I think I might have over-stretched myself a bit recently. I have committed to too many exhibitions and commissions in a short space of time and found myself with a bit of a problem. This blog is in recognition of the part of my team which always seems to come up with a solution to this kind of problem. He does it with more cheer than I can muster on most normal days and with greater efficiency than anyone else I know. In fact, he leaves me feeling more exhausted by his efforts than I was before but, quite frankly, I could not have got through the last few weeks without him!
My darling husband has not only been responsible for bringing me hot drinks and lightly poached eggs whilst I have been fighting the ‘Mother of all Colds’,
he has also shopped for buckets of ice-cream; he has visited the chemist for the most vile cough linctus ever created; he has listened with patience and tolerance whilst I have alternately moped like a kicked puppy and scratched like a scalded cat;
he has painted plinths late into the evening; he has waited at our private view pouring wine and engaging our guests with charm and wit and he has polished my vessels.
I have mentioned the wet polishing of vessels before. It is a painstaking, time consuming, messy, cold, wet, unpleasant activity! My other half has polished 21 vessels this week – at an average of an hour per vessel. Well, you do the maths! Even if I had been well and fit it would have been utterly impossible for me to get done all that needed doing unless someone took from me the load of doing the polishing. One word of warning though. He has done such an amazing job on the polishing that he might have constructed for himself a cross that he now has to carry for all time!!
Alan, thank you. I found something which says it far better than I can – this is for you.
I have been suffering a considerable level of Pot Anxiety in recent weeks. This is the state of stress which keeps ceramicists from their beds in the middle of the night because an idea hits or a problem resolution crystallises. At which point there is nothing to be done except to get up – sleep will elude you until the offending thought has been dealt with. The current bout of trouble stems from having rather a lot on and some difficulty knowing how to get 4 firings through the kiln before I head up to London in preparation for the exhibition at The Fountain Gallery which starts on 16th of this month.
At 4:00 in the morning there are few cars on the roads in Cornwall and, as I drove the couple of miles to my current studio to swap pots and glaze things in the dark, I really felt that the world belonged to me alone.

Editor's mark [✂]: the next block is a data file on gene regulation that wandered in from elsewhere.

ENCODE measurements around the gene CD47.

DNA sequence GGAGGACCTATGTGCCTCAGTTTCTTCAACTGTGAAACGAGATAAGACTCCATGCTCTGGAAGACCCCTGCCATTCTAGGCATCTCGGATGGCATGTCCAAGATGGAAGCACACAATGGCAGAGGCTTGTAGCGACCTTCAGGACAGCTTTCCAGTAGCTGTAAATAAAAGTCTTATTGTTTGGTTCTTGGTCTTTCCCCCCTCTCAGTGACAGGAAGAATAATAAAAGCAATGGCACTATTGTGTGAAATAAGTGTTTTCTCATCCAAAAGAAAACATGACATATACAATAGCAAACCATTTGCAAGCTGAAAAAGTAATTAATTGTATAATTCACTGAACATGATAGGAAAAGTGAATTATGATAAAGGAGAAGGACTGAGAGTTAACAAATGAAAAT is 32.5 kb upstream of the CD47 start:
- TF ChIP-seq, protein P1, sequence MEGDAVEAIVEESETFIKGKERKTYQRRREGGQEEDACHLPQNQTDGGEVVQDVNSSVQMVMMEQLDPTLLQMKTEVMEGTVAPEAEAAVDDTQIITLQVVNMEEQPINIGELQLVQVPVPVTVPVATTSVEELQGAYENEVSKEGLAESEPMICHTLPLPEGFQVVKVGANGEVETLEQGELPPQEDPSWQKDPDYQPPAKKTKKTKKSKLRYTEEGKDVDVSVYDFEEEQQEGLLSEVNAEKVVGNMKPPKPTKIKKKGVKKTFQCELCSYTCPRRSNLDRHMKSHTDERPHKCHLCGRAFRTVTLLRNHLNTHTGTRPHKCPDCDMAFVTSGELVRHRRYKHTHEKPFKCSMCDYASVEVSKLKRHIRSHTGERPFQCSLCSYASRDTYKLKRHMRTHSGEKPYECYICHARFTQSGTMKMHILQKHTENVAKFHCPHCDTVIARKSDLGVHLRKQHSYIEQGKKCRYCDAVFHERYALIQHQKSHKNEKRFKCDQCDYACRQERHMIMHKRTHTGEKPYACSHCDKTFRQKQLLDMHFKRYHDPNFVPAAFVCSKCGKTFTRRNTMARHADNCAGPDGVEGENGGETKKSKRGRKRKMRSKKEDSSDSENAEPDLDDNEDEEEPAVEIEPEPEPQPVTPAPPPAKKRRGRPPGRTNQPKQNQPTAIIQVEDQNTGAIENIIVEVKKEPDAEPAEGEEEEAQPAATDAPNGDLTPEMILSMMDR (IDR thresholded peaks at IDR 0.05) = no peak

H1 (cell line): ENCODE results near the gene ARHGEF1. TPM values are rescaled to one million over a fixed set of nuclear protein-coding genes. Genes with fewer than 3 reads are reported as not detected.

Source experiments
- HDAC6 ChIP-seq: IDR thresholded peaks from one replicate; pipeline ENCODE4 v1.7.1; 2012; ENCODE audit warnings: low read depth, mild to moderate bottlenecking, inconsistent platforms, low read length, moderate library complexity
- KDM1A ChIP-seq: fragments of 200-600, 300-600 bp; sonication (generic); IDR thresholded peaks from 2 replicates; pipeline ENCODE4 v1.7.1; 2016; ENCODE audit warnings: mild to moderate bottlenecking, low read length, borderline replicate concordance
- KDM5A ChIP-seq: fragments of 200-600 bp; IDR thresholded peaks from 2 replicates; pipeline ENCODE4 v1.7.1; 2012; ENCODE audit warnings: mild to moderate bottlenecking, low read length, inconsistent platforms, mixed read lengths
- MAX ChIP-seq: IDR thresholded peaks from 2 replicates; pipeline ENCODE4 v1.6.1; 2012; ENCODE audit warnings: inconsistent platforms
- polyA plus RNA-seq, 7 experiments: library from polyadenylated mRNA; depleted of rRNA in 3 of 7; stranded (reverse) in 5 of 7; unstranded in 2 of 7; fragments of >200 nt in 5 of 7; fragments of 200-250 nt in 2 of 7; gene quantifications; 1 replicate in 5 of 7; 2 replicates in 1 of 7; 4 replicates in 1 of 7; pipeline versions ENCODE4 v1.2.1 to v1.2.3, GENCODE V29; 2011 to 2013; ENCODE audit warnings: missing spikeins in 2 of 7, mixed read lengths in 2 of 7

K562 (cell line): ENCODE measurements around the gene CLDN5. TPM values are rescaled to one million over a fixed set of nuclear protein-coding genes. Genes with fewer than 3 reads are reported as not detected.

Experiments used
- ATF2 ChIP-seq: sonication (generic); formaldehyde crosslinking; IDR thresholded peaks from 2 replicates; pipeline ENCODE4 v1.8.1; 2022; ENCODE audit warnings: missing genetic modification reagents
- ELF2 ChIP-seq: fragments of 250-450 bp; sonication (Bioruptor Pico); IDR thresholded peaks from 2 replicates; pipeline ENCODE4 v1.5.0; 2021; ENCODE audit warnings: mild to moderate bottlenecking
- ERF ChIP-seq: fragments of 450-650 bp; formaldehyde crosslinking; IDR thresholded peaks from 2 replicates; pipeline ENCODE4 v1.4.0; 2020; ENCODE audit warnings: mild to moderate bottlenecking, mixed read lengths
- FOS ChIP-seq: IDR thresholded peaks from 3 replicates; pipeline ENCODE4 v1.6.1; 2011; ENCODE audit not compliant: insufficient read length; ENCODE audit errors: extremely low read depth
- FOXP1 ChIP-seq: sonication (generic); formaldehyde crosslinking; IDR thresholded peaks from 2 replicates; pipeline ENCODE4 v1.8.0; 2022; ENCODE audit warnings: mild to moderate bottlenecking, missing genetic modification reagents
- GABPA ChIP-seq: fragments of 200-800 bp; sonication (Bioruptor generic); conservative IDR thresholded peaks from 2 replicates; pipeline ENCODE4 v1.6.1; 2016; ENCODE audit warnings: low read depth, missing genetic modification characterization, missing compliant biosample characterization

On the return journey I tuned into BBC Radio 4 and discovered that I had woken early on the perfect day. It was International Dawn Chorus day! The song birds that the BBC was recording were fantastic but imagine my confusion when I stopped the car, turned off the engine, got out and still the music played! The birds of Cornwall were all up and about and heralding the morning with gusto.
I could have gone back to bed but that would have been a crime against nature. Instead I brewed a mug of tea, pushed my feet into my walking boots and set off through the woods to the little stone quay at the bottom of the hill. Through the woods the pale green canopy was still not fully out and the path was fringed with blue bells, red campion, wild garlic and with a late narcissus and an early foxglove or two completing the spectrum. The birds were giving it everything they had got – it was truly magnificent.
By the time I reached the water’s edge the tide was just beginning to ebb – sucking at the stones on the slip way as it crept back out to sea. The surface of the river was as flat as a mill pond. You couldn’t really make out the colours because the light was so gentle but I could see a couple of small boats hunched over their moorings and, in the houses opposite, there was not a single sign of life.
The chorus was diminishing now as the song birds all went off in search of their breakfast but the rooks and the oyster catchers were in full swing, it was a beautiful morning and a joy to be alive. I tried to record the sounds but technology defeated me and anyway, I was being far to self indulgent to try for long so here is the BBC podcast from early on International Dawn Chorus Day. If you don’t have the patience to listen to the whole thing I commend the last twenty minutes to you. You will not regret it!